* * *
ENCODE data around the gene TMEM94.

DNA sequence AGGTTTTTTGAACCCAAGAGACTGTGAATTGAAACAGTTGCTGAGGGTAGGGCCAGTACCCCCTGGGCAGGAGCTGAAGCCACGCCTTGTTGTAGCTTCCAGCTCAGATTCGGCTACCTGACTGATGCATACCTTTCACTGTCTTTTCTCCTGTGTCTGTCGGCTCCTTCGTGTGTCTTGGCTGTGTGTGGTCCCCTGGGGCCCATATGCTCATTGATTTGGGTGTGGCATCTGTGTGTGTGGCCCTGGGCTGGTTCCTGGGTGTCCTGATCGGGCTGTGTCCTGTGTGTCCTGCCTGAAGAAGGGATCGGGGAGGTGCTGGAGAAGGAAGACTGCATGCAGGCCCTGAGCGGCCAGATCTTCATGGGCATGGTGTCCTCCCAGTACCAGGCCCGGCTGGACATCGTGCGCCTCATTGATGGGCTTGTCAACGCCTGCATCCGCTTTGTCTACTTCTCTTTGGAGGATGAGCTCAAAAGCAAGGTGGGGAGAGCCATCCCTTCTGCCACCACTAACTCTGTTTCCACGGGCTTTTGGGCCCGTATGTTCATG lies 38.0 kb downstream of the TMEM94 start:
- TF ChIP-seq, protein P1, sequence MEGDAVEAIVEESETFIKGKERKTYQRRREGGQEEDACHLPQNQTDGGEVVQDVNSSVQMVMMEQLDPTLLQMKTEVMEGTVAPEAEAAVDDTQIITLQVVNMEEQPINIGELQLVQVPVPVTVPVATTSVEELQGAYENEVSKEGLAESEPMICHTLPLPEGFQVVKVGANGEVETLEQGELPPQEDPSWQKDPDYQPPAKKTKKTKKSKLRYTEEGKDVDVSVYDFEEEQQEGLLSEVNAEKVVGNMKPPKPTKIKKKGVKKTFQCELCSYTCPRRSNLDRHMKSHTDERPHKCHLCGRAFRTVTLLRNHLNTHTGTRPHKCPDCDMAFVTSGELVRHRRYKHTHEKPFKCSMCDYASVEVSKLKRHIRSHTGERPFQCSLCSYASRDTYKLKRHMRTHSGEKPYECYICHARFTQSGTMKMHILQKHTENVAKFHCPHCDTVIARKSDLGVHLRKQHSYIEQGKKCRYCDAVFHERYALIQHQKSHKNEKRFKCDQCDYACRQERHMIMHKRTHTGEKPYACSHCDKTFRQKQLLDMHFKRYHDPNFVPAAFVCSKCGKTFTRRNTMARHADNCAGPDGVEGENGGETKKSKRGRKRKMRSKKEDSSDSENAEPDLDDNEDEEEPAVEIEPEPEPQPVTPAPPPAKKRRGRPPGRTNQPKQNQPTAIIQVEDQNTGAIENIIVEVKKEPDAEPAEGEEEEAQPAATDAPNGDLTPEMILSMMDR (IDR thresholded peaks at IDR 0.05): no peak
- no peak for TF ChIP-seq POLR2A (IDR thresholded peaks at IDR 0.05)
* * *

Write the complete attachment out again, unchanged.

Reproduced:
ENCODE data around the gene TMEM94.

DNA sequence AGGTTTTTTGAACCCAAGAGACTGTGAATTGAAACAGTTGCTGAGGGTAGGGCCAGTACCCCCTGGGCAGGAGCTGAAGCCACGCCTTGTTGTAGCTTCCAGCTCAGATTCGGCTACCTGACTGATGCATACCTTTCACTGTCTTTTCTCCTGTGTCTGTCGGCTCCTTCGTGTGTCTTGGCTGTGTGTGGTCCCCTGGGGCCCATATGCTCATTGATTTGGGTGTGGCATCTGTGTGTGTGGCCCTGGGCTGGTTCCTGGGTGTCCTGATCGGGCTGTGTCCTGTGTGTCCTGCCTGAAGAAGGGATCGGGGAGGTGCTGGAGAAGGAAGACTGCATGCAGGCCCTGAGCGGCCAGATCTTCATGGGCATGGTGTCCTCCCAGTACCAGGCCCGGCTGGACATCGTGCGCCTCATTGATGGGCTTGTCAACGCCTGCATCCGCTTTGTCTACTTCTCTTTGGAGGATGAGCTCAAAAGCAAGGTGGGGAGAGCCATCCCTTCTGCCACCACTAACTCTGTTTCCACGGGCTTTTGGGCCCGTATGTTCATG lies 38.0 kb downstream of the TMEM94 start:
- TF ChIP-seq, protein P1, sequence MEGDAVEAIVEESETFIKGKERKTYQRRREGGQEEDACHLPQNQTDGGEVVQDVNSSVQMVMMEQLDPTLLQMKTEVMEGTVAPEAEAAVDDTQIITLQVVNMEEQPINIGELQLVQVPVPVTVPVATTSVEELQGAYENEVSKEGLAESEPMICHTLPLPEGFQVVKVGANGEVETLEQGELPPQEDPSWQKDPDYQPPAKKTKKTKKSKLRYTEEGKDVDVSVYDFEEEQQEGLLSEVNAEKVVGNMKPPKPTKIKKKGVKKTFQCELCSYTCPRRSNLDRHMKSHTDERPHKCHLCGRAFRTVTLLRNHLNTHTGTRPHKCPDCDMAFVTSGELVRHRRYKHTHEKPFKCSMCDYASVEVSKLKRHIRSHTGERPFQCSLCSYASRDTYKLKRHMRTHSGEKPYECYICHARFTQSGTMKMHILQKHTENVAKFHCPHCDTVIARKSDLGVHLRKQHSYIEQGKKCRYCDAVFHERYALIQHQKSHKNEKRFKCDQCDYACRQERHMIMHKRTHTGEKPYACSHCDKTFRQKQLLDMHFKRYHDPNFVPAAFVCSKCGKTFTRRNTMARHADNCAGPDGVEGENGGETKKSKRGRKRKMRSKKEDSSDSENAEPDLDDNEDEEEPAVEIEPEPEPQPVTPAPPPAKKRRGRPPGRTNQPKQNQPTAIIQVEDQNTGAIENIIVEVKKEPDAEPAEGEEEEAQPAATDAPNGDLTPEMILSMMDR (IDR thresholded peaks at IDR 0.05): no peak
- no peak for TF ChIP-seq POLR2A (IDR thresholded peaks at IDR 0.05)